This independent box maker has seen some
tough times but knows how to keep ;ghting.
BY MARK ARZOUMANIAN | CONTRIBUTING EDITOR
Back in the 1980s, Kim Hall worked for printer Port City Press and bought boxes from indepen- dent corrugator Atlas Container, Severn, Md., regularly. The box converter had been around
for decades. He always knew that he could call, place an
order, and get what he needed on time. Without fail.
In late 1988 Paul and Peter Centenari bought Atlas from its
three owners, Don Fleegle, Pete Taylor, and David Turnbull.
The transition period was rocky.
“Oh, my God, these guys are going to ruin a good thing,”
Hall remembers thinking. He contacted another box company
as a possible backup supplier. But he never had to pull the trig-
ger. The quality and delivery wrinkles were ironed out.
Today Hall works for Atlas, a company he once doubted,
as its vice president of purchasing.
The Centenaris hired him in 2000. He was immediately
impressed by their open-book management philosophy and
can-do attitudes. He also liked that they kept Don Fleegle,
who will occasionally drop by to help them with estimating
(Taylor and Turnbull have passed away).
Paul Centenari, president (left), and Ralph Layman, corrugator operator,
discuss how to eliminate warp on the corrugator.
“We have the same equipment out
there as most plants. But the difference
is the people. They are concerned about
the well being of customers. It’s a feeling
throughout the plant.” –Hall
“They’re completely above board,” he says of the brothers.
“Once a month they shut the plant down and have [company
assessment] meetings where they’re totally honest and open.
But their greatest attribute is that they genuinely care for their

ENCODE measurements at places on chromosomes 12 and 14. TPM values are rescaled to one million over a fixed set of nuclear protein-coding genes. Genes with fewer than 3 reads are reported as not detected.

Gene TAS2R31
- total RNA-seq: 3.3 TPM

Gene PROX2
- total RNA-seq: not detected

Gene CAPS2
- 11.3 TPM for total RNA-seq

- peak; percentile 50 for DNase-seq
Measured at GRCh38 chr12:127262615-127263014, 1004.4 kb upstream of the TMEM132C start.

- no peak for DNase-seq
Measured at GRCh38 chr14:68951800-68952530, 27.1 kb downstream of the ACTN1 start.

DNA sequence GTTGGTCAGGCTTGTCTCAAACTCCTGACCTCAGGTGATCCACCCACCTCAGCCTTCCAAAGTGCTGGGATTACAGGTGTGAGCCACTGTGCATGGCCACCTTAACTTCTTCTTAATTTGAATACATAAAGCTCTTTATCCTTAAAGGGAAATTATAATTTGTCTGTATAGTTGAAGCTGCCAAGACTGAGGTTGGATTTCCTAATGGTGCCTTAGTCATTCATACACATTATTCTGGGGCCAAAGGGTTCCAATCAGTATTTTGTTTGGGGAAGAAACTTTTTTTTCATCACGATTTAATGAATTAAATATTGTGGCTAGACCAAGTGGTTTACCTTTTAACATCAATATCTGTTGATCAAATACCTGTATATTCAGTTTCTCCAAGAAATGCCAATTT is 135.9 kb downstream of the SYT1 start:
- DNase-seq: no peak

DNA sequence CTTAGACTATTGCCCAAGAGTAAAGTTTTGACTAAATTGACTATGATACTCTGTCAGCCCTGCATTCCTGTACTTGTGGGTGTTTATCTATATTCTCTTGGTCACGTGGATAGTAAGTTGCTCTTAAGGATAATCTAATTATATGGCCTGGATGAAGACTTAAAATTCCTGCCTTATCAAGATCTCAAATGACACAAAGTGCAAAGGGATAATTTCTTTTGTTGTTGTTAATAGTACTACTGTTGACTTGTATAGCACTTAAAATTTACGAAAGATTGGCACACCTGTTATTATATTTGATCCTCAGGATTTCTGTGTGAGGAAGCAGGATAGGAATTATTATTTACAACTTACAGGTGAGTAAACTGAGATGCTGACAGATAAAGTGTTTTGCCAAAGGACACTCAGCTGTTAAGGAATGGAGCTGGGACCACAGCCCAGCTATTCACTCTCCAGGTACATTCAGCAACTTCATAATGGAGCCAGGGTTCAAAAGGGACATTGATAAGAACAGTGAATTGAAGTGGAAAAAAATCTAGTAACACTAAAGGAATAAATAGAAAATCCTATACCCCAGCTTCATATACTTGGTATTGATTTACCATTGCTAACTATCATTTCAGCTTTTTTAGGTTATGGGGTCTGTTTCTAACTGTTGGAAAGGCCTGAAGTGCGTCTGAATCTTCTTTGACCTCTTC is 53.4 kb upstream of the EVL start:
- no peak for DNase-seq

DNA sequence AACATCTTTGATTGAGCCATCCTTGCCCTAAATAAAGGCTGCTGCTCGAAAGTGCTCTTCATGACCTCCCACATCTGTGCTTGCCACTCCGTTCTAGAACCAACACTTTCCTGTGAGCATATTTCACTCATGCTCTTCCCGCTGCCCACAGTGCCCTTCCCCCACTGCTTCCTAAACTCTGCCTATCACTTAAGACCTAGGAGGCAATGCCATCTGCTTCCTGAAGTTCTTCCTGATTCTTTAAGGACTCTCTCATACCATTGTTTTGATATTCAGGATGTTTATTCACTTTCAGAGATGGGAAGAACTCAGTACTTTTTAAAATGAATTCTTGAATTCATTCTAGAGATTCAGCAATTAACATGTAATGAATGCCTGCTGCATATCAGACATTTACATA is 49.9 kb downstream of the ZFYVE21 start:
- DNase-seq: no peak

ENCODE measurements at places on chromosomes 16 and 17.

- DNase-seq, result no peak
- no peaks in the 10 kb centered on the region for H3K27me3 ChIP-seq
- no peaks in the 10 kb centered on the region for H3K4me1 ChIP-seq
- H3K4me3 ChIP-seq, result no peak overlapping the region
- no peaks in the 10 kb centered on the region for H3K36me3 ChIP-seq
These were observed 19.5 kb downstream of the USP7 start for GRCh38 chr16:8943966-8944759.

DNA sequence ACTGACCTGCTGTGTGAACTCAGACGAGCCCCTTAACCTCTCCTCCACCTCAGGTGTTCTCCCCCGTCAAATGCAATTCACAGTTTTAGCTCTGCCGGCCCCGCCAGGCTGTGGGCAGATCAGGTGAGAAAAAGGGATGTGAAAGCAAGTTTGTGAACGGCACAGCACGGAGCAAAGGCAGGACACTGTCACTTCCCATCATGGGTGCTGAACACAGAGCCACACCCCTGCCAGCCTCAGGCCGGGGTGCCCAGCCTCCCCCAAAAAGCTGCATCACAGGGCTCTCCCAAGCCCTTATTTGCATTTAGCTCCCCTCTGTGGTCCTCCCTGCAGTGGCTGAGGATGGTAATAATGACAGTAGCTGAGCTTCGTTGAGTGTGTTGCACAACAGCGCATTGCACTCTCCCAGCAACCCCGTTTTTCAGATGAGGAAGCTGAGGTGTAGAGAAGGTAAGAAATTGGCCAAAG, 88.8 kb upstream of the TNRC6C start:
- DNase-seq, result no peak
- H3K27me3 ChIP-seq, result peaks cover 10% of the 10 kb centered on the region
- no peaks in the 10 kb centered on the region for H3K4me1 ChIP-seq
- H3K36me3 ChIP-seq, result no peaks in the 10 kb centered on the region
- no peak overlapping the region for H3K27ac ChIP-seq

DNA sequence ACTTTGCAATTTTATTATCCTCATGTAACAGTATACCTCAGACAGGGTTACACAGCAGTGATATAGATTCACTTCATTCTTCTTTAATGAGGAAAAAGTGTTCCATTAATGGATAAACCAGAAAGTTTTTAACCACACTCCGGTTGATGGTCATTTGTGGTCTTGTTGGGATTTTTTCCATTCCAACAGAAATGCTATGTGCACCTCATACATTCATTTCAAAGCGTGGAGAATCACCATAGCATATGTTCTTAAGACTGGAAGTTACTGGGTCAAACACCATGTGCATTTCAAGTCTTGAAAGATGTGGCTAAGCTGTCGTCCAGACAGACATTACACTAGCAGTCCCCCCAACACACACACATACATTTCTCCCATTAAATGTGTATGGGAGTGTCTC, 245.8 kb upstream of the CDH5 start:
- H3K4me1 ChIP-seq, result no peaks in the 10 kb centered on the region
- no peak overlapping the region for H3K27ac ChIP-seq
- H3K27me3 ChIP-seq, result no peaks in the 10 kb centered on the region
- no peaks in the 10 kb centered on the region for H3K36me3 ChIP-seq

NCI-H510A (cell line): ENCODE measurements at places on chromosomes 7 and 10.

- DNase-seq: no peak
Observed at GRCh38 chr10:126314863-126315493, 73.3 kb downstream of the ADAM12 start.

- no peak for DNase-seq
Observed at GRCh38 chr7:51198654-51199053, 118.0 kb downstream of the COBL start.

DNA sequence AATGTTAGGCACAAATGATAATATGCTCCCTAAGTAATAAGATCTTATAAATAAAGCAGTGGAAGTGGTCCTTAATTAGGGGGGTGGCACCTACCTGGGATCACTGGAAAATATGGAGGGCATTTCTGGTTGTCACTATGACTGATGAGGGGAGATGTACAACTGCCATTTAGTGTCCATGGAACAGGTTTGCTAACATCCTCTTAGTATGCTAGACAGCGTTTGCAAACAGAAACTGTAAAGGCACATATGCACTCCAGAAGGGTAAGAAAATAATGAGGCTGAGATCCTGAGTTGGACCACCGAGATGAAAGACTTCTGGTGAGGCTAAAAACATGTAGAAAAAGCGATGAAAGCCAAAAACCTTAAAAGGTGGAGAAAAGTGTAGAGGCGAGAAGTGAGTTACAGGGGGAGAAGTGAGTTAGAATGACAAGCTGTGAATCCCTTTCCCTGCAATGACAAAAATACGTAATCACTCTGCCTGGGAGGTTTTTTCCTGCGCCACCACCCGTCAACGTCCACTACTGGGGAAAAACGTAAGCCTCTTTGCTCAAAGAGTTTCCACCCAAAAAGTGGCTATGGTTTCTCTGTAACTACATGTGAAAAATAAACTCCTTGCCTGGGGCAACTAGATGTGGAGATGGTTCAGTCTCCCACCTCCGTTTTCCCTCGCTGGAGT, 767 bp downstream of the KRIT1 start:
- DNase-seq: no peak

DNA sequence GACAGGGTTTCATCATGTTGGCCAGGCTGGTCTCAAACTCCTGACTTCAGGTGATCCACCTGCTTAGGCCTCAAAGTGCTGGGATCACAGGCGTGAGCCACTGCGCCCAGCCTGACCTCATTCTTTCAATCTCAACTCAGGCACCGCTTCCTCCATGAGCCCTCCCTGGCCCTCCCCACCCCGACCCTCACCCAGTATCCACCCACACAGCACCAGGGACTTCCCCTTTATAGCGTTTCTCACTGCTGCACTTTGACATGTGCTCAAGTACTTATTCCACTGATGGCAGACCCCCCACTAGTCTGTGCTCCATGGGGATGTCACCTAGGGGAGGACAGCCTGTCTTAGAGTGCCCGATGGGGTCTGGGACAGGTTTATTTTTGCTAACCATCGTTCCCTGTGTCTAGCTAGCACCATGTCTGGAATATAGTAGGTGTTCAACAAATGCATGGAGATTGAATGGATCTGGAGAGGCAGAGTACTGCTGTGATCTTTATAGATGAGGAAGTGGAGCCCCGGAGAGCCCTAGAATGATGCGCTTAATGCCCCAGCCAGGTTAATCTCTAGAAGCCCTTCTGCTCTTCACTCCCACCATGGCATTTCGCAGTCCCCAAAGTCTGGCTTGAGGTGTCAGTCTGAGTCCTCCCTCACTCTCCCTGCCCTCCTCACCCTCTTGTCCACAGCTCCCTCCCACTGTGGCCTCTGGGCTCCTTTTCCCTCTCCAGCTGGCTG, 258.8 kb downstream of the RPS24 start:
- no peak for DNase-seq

employees; it’s not just talk. They have helped some of them
get their GEDs and others to stop smoking.” No wonder the
turnover rate is low and the company was named by Baltimore
magazine as a “Best Place to Work” in 2007.
“There’s no place to hide,” he adds. “You have 160 [the
total number of employees] sets of eyes looking at you.”
And what about the printer that Hall used to buy boxes for?
It’s still an Atlas customer. In fact, Atlas has been supplying
some of its customers for 40 years.
The brothers have worked hard to make the company a
horizontal organization with as little hierarchy as possible.
They want employees to make their own decisions.
Help Me Out, Guys
Preaching self-empowerment has served Atlas well in a period
of rising containerboard prices, which is what Atlas and its peers
went through in 2010. If customers are going to pay more for
boxes, they’re going to want to cut down on packaging and
have the boxes they do buy be stronger but lighter. Its designers have been meeting these customer requests by cutting
box weights up to 33 percent.
“We have young designers looking for new and different
ways to design boxes,” states Hall. Take D.J. Holston, the son
of Dale Holston Sr., a veteran salesman at Atlas. He started
working in the 250,000-sq-ft plant’s sample room in 2008. He
enjoyed the challenges designing boxes gave him and is now
on the road, selling boxes just like his dad. Earlier this year his
passion for devising design solutions was put to the test when